On Getting on The Road to Your Expat Life

While the thought had crossed my mind about a year before moving to London the actual decision to go was made pretty quickly. Once I decided a short 7 months later I had moved and was trying to settle into my new country.

Made in England - Portobello Road

The practical side of moving to London was relatively easy to navigate but it was all the other stuff, the emotional side that really threw me for a loop. It took me a good six months to feel like I had a handle on everything.  Now nearly six years on I look back at that time and the transition would have been much easier had I known a bit more of what to expect, live and learn though right.

I was recently contacted by HiFX to contribute to their expat tip campaign and asked to share my tips and advice for those who are looking to take the leap themselves and move abroad.  Below is what I think all future expats should consider before a move abroad.

Do a fact finding trip

I’m sure a good amount of expats land in their new country for the very first time and instantly go about settling in. It can and does work but the road to be settling in London would have been much smoother for me had I visited before.

If you have the time and you can afford it you should visit before you move. That trip could be so valuable in learning about what neighbourhood you want to live in, what the job market is like and if you could see yourself living there.  It is also good to see your new country as it is and not the image you have of it.

Put down roots straight away

This advice was given to me and to my detriment I didn’t take it until much later. I had it in my head that I’d come to London for two years and then go home. I didn’t want to settle too much so I didn’t.

I hung out with a few people from uni but didn’t care to meet new people, I didn’t even really explore.  Then after going home for Christmas I returned to London with a renewed goal of actually giving this expat thing a chance. I properly fell in love with the city once I let myself.

Don’t stick to your own kind

There is a pretty decently sized Canadian expatriate community but it was only when I’d been in London for 4 years I’d tapped into it. I didn’t move to London to meet other Canadians.

I assume most expats do make an effort to integrate but I am always astounded when I come across other expats who do not and surround themselves mostly with their fellow country women and men, Antipodeans in London I’m looking at you.

Homesickness will hit you when you least expect

Last year my older brother and his wife became first time parents. I was so exited for them, then I got really sad. I wasn’t sure when I’d next be home to meet my niece and I’ve still yet to go home.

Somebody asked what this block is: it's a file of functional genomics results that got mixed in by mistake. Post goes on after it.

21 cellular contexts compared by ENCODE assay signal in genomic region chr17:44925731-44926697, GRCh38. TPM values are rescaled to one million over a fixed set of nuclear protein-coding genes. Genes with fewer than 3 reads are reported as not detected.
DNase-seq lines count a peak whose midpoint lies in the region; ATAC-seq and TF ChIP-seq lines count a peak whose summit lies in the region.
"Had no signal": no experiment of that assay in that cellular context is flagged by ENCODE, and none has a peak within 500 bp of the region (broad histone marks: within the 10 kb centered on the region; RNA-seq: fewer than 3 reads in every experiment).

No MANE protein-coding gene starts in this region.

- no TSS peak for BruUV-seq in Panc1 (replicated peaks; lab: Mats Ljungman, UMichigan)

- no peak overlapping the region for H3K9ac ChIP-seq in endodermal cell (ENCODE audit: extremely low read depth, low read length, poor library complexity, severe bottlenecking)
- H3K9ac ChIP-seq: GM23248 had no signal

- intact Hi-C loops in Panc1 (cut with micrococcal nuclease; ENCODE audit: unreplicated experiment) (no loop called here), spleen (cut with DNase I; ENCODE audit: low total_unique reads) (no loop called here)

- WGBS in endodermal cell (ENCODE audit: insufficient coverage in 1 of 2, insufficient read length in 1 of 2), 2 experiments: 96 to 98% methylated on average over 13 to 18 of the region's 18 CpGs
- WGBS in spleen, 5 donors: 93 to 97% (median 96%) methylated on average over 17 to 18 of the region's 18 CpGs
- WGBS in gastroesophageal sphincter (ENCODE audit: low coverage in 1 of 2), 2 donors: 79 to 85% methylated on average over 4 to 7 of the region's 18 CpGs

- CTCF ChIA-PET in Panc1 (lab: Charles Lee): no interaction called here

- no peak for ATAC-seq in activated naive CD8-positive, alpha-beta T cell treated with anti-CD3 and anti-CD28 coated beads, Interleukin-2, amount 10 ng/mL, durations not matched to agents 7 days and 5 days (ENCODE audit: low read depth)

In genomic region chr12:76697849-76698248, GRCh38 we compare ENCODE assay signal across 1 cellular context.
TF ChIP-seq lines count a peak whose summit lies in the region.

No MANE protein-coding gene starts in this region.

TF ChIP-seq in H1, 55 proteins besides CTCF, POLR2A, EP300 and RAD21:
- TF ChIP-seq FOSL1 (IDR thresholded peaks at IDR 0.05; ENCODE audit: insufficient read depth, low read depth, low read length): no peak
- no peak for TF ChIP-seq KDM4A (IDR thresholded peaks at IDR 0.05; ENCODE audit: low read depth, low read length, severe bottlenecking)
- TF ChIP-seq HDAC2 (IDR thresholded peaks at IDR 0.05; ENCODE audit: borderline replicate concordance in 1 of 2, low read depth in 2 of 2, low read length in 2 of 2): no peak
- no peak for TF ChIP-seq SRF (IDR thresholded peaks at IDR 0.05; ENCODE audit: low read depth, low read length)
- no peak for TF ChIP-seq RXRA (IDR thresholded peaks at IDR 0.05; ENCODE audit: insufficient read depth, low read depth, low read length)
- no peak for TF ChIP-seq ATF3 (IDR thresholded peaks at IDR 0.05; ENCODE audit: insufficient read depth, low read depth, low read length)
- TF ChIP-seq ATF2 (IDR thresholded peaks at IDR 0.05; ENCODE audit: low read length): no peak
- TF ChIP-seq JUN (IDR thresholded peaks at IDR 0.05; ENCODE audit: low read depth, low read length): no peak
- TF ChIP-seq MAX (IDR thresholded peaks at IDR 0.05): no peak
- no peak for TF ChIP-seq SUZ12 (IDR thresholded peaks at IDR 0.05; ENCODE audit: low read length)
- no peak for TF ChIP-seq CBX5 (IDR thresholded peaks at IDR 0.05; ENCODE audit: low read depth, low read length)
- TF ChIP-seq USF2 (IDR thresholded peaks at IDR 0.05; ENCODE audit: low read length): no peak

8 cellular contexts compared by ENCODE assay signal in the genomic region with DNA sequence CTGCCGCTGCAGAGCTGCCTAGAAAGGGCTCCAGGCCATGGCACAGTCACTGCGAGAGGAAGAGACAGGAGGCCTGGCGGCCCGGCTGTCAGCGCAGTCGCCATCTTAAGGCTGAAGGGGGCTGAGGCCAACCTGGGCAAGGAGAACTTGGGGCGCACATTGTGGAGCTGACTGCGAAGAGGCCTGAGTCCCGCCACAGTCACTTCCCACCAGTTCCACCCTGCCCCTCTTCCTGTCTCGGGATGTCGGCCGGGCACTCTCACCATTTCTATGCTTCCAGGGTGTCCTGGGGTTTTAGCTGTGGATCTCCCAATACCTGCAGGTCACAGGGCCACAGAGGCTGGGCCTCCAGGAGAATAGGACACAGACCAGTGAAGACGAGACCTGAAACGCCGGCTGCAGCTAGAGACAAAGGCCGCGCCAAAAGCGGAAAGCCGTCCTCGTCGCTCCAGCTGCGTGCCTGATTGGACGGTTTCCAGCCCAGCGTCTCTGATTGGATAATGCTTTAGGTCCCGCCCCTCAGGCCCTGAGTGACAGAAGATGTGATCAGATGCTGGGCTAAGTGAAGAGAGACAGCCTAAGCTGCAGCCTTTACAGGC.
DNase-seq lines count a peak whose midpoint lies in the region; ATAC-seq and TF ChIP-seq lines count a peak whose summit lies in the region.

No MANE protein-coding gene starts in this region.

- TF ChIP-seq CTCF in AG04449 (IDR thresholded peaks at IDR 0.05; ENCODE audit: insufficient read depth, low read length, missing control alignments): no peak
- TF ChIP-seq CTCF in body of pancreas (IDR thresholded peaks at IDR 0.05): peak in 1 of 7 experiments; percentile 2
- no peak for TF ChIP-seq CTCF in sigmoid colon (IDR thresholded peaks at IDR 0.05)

I typically don’t get homesick the way I did in the early days but even six years later some days I’ll be happy and then something will trigger a memory about friends or family at home and then I’m ready to board a plane. It subsides quickly, but it still comes.

Expat life becomes just life eventually

Actually it happens pretty quickly. Once you put down roots, get a job, meet new friends and join a gym you are back into a similar routine that you left behind. Which is great but you don’t want to forget the reason you left home, to see the world. I like to think I have a good balance now and my blog does at times motivate me to get out and explore London and the UK when I can.

Also being the odd one out gets tiring too. In my head I sound like a British person but the almost daily questions of where are you from or are you American remind me I in fact do not sound this way to others. I need to work on my accent.

Check out more tips at the current expat tip page here

Are you an expat, what are the tips or advice you wish you knew before you moved?


13 thoughts on “On Getting on The Road to Your Expat Life

  1. Already planning a future post about something along these lines. Drafted the post last month but haven’t finished it yet. Soon enough.

  2. I know what you mean about the Antipodeans. I just don’t get why you would go to the other side of the world and then just hang out with other people from the country you’ve left. As an Australian, when I was over there I avoided that (apart from the one Rugby World Cup match at a pub…). I used to cringe a bit to be honest running into other Aussies..

  3. Good piece. I’d add that homesickness is normal, given that we’re expats. So, we should allow ourselves to feel like that sometimes rather than feeling bad, because we feel homesick, which can happen too. It’s easier that way.

    1. Great addition, I used to feel really bad. I thought that since I had put myself in the situation and everyone else seemed to love London right away I had no right to those feelings. Live and learn.

  4. Fabulous post! I found it interesting what you said about going to a country first on a fact-finding mission. We moved back and forth between S. Africa and England so many times, but each move was because someone wanted to move ‘home’. I’d add that if you have friends or family in London, move to their neighbourhood. I will always regret not moving to the east / North East to be near my friends and family because you just don’t realise how huge London is. Thankfully, my brother and mother heeded my advice and so they both live within 5 or 20 minutes from me respectively now.

    1. I know super late but I swore that I responded to this comment! Thanks, I think visiting at least once is so valuable but tough to do. Moving to a neighbourhood where family is is a fantastic tip. It is nice to be a close distance to family or even friends in your new country if you have them.

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